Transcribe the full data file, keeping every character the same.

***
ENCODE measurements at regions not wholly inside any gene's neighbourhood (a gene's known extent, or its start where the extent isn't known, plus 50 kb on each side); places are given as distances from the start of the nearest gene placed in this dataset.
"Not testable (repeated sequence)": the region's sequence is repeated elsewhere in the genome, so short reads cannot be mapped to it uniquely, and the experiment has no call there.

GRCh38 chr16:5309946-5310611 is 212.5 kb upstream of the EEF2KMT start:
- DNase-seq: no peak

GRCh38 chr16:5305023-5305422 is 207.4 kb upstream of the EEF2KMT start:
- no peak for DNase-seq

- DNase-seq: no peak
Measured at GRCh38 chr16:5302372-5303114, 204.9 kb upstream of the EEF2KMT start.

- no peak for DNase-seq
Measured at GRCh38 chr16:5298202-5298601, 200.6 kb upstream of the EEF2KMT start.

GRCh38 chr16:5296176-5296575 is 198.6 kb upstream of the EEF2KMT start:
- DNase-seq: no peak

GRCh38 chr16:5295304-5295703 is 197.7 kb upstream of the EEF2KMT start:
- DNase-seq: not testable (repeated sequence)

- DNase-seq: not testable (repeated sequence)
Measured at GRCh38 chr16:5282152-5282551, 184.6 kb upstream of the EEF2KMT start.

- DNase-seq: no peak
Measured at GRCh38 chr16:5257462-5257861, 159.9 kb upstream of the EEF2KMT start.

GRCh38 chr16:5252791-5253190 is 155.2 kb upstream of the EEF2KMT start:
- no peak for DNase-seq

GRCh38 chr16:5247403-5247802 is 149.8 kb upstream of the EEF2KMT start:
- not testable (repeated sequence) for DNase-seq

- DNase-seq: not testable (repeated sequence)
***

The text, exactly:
ENCODE measurements at regions not wholly inside any gene's neighbourhood (a gene's known extent, or its start where the extent isn't known, plus 50 kb on each side); places are given as distances from the start of the nearest gene placed in this dataset.
"Not testable (repeated sequence)": the region's sequence is repeated elsewhere in the genome, so short reads cannot be mapped to it uniquely, and the experiment has no call there.

GRCh38 chr16:5309946-5310611 is 212.5 kb upstream of the EEF2KMT start:
- DNase-seq: no peak

GRCh38 chr16:5305023-5305422 is 207.4 kb upstream of the EEF2KMT start:
- no peak for DNase-seq

- DNase-seq: no peak
Measured at GRCh38 chr16:5302372-5303114, 204.9 kb upstream of the EEF2KMT start.

- no peak for DNase-seq
Measured at GRCh38 chr16:5298202-5298601, 200.6 kb upstream of the EEF2KMT start.

GRCh38 chr16:5296176-5296575 is 198.6 kb upstream of the EEF2KMT start:
- DNase-seq: no peak

GRCh38 chr16:5295304-5295703 is 197.7 kb upstream of the EEF2KMT start:
- DNase-seq: not testable (repeated sequence)

- DNase-seq: not testable (repeated sequence)
Measured at GRCh38 chr16:5282152-5282551, 184.6 kb upstream of the EEF2KMT start.

- DNase-seq: no peak
Measured at GRCh38 chr16:5257462-5257861, 159.9 kb upstream of the EEF2KMT start.

GRCh38 chr16:5252791-5253190 is 155.2 kb upstream of the EEF2KMT start:
- no peak for DNase-seq

GRCh38 chr16:5247403-5247802 is 149.8 kb upstream of the EEF2KMT start:
- not testable (repeated sequence) for DNase-seq

- DNase-seq: not testable (repeated sequence)